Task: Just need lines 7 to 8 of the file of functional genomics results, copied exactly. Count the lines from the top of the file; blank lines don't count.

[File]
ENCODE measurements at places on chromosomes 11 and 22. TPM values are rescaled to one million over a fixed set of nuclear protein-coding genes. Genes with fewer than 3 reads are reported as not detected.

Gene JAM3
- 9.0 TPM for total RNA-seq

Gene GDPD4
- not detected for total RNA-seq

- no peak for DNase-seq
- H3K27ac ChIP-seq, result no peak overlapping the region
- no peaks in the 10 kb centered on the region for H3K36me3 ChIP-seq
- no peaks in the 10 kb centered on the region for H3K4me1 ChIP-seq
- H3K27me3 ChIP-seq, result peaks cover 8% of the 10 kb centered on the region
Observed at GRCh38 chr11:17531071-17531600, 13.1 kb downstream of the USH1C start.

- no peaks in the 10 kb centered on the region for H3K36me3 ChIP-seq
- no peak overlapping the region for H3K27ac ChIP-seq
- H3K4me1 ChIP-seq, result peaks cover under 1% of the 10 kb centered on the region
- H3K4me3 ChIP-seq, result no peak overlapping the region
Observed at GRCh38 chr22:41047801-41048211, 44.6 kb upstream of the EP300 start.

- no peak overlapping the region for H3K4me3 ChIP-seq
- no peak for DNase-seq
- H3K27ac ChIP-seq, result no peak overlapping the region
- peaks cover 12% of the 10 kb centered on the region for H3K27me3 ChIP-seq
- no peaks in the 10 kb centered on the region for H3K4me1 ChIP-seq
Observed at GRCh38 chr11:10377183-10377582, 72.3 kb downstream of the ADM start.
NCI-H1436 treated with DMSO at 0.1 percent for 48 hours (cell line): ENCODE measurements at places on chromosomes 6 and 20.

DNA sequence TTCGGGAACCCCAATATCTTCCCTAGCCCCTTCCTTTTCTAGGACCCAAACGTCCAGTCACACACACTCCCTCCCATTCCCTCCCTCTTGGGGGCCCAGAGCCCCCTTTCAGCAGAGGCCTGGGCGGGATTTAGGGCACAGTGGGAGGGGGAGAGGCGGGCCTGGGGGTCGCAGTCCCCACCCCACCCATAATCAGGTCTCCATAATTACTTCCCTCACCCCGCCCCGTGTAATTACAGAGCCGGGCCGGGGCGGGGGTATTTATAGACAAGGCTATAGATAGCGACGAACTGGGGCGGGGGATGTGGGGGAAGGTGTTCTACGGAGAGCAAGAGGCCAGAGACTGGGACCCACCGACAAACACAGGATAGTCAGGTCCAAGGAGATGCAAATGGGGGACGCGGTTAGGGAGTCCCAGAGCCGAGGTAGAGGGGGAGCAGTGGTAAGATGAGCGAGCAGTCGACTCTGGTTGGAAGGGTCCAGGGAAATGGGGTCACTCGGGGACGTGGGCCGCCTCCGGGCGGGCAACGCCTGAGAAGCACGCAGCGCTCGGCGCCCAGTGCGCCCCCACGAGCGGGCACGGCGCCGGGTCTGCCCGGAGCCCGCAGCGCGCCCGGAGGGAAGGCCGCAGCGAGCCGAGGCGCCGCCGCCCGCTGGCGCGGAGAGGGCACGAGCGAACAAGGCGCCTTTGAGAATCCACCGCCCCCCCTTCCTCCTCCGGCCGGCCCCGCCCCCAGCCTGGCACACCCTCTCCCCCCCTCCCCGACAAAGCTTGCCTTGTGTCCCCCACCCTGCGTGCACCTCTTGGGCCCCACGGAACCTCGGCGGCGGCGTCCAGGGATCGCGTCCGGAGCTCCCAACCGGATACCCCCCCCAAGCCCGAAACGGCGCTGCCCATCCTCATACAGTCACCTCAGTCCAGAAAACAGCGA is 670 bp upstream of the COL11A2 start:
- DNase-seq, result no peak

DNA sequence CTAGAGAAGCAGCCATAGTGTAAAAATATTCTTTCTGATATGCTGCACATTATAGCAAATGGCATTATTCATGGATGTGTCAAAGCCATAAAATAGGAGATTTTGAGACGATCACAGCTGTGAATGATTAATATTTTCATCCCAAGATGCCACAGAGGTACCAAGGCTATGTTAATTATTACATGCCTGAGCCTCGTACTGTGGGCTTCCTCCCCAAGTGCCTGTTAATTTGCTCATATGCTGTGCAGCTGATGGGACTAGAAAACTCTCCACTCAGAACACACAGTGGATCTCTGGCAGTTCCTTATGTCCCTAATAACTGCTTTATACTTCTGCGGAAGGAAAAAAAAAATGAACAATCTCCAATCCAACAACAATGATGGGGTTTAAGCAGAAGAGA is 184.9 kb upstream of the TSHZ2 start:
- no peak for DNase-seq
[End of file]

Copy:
- H3K27ac ChIP-seq, result no peak overlapping the region
- no peaks in the 10 kb centered on the region for H3K36me3 ChIP-seq